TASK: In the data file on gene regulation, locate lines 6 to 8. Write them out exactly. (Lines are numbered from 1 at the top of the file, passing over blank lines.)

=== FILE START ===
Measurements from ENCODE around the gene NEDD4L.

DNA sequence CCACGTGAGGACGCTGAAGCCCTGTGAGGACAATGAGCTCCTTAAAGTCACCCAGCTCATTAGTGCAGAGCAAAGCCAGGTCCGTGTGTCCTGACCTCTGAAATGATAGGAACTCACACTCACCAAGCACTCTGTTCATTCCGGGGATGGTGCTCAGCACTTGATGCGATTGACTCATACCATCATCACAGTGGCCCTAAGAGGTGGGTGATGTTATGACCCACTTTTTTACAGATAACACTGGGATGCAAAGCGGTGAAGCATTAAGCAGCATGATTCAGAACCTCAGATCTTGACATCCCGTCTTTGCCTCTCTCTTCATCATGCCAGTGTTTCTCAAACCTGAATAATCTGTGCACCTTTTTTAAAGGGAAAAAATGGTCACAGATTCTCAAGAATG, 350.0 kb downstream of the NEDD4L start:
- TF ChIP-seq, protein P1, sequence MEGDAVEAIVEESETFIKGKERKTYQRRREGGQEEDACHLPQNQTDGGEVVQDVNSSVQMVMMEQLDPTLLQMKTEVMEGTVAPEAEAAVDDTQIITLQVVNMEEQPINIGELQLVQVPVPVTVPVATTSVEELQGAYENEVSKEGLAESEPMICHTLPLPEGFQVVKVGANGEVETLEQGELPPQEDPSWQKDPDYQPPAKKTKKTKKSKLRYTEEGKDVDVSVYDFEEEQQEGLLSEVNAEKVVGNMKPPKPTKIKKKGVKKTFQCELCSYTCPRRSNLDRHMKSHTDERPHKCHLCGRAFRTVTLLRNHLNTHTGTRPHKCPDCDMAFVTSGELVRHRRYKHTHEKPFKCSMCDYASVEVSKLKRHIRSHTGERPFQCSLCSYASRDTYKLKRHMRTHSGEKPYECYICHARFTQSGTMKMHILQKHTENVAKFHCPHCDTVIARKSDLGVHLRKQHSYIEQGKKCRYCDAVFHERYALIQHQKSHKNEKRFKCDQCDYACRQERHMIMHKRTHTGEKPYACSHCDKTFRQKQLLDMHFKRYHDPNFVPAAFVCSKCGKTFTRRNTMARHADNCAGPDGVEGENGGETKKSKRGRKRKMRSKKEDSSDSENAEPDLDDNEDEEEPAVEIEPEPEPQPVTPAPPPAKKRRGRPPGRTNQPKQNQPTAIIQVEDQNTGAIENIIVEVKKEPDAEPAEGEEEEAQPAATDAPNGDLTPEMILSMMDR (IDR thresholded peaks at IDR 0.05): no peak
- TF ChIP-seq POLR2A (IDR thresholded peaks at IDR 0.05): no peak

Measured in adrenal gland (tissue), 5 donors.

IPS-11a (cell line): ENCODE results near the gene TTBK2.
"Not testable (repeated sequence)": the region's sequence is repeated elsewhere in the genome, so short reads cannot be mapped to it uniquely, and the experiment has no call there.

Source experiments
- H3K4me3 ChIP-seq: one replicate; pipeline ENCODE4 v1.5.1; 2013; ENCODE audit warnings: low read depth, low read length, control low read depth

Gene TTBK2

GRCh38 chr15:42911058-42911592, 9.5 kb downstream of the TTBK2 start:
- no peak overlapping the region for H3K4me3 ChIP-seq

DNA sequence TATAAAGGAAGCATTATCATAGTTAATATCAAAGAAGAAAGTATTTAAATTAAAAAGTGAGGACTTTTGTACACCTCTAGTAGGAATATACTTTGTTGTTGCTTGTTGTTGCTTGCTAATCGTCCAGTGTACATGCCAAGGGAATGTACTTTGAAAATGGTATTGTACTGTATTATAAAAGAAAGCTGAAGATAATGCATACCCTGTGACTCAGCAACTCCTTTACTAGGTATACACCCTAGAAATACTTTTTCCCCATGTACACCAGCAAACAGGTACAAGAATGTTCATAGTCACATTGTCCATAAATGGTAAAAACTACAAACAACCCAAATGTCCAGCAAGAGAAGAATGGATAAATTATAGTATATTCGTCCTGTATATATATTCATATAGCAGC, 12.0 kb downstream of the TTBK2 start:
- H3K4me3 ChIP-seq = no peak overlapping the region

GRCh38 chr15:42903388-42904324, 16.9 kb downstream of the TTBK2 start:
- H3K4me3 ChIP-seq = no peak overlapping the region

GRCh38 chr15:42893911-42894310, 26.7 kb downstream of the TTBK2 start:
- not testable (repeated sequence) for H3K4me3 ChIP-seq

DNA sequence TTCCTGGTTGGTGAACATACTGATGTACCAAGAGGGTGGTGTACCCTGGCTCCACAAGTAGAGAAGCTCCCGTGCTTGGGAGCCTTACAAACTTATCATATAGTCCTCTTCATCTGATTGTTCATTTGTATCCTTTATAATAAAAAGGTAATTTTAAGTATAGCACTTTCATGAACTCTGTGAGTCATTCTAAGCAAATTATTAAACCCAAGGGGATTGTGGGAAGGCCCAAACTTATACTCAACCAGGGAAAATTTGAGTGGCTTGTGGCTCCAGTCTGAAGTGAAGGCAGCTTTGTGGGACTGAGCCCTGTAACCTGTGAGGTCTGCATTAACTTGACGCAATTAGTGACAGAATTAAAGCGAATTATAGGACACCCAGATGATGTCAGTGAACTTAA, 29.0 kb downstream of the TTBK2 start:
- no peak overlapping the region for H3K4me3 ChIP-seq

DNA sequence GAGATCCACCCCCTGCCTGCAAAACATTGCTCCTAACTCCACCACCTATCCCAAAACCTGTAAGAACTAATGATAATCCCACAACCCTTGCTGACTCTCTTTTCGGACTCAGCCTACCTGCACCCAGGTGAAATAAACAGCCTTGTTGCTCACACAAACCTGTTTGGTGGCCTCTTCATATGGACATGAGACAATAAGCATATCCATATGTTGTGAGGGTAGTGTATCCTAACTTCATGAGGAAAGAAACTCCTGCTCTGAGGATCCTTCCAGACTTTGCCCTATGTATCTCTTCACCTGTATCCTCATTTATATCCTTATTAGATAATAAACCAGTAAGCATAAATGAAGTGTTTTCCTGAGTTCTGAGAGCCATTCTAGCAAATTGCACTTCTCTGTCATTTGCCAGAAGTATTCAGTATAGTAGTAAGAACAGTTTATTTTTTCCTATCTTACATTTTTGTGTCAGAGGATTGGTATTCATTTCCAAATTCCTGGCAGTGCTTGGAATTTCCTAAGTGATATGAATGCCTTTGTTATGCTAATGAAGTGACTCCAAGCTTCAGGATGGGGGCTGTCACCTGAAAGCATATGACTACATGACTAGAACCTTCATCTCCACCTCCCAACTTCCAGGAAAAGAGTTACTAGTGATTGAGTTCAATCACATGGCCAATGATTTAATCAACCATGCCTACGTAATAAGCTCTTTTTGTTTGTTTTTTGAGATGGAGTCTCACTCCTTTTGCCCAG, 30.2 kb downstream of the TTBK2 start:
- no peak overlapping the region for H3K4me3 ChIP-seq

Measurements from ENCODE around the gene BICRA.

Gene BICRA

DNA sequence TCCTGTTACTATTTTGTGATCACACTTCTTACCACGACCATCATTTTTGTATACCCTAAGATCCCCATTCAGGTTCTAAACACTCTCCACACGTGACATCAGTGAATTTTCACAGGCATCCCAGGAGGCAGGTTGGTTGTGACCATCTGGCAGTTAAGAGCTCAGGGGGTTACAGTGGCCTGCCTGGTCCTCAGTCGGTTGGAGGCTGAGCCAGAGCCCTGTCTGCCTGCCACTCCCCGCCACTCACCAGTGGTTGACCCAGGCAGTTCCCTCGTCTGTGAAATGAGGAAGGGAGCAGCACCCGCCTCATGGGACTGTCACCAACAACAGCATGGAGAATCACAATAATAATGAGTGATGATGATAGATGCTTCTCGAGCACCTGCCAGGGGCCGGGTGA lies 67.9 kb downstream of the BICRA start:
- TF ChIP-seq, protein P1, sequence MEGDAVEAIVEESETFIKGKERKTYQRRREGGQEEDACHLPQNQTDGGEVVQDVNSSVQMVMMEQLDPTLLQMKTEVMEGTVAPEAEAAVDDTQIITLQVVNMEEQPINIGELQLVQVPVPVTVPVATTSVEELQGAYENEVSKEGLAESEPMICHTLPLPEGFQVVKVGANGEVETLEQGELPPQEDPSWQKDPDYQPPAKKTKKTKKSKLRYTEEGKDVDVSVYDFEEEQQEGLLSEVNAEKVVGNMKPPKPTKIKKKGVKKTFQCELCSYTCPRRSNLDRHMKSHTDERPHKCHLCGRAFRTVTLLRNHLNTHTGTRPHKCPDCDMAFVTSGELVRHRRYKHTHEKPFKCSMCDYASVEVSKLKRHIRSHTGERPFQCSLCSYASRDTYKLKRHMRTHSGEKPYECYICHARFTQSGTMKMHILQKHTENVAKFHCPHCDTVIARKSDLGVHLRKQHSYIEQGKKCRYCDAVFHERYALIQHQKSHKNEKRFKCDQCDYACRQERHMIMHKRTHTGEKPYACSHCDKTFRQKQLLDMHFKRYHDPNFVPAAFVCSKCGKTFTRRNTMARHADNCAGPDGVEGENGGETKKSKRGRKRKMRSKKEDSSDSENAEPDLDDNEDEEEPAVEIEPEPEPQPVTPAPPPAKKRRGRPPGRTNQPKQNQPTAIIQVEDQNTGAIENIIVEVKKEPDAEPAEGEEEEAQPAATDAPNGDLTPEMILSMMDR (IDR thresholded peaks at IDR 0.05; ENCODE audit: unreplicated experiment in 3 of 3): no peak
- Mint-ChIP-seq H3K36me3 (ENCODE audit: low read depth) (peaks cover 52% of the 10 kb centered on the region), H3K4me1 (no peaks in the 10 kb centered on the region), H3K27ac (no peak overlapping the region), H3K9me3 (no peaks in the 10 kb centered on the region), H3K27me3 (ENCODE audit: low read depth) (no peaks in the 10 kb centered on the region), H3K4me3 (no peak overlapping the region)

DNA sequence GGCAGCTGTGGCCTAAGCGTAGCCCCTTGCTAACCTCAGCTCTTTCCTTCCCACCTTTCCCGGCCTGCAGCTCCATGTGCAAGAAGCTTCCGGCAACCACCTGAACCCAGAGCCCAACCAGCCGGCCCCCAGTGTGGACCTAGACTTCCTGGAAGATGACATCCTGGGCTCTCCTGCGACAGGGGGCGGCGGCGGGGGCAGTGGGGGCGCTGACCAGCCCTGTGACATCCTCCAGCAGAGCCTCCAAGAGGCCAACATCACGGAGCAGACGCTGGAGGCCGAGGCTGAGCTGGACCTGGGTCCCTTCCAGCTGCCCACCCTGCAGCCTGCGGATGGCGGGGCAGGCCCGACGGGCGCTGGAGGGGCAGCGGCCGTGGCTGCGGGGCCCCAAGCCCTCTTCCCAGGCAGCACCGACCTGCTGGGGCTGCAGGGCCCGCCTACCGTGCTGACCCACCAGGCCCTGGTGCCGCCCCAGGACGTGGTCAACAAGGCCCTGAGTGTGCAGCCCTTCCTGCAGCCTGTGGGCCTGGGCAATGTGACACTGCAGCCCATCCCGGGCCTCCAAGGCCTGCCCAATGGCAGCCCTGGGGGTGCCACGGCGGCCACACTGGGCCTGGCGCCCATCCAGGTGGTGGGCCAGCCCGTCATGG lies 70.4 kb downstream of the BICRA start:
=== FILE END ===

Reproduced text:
IPS-11a (cell line): ENCODE results near the gene TTBK2.
"Not testable (repeated sequence)": the region's sequence is repeated elsewhere in the genome, so short reads cannot be mapped to it uniquely, and the experiment has no call there.

Source experiments